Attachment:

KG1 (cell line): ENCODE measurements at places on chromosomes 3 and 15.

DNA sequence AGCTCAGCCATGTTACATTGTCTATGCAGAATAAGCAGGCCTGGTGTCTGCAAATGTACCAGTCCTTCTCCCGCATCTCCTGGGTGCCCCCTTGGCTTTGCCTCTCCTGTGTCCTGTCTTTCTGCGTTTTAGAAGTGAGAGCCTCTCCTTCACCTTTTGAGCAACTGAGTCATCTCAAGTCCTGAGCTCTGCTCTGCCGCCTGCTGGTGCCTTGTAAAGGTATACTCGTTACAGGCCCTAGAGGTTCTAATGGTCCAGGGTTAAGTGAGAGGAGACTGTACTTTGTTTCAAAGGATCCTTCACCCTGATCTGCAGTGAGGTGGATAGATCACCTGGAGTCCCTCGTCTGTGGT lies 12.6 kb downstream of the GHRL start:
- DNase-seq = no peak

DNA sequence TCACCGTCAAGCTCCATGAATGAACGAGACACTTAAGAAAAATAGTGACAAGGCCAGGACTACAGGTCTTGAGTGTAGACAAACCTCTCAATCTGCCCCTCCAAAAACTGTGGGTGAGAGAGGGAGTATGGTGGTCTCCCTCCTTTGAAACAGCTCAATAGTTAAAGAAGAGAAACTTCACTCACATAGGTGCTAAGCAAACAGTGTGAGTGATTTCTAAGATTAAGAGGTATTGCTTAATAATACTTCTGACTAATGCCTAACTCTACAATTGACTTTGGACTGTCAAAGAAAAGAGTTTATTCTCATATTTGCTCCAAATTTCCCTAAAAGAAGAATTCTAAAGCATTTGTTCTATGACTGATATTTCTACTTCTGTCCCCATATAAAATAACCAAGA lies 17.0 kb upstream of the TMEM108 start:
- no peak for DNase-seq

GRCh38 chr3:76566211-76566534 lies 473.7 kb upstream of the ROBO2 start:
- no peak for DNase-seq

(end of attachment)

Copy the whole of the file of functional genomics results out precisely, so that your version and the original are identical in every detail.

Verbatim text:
KG1 (cell line): ENCODE measurements at places on chromosomes 3 and 15.

DNA sequence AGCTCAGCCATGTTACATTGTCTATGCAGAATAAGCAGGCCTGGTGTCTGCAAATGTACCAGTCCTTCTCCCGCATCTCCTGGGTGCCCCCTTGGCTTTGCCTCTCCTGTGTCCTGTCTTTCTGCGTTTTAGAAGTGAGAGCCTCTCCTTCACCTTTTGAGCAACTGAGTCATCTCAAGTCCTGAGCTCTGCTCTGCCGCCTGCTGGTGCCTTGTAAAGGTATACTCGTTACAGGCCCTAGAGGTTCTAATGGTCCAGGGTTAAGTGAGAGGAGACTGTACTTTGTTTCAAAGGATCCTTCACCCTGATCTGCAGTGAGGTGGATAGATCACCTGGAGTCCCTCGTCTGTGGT lies 12.6 kb downstream of the GHRL start:
- DNase-seq = no peak

DNA sequence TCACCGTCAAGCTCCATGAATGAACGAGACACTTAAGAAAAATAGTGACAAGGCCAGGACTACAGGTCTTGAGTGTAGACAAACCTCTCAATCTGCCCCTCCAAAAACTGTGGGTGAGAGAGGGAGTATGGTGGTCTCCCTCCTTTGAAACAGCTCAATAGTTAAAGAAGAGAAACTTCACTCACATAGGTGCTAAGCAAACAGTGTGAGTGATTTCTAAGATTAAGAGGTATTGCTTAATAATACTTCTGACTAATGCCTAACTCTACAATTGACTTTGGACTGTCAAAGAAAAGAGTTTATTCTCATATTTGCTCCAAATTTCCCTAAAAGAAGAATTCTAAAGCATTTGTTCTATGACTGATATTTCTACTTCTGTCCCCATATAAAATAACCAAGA lies 17.0 kb upstream of the TMEM108 start:
- no peak for DNase-seq

GRCh38 chr3:76566211-76566534 lies 473.7 kb upstream of the ROBO2 start:
- no peak for DNase-seq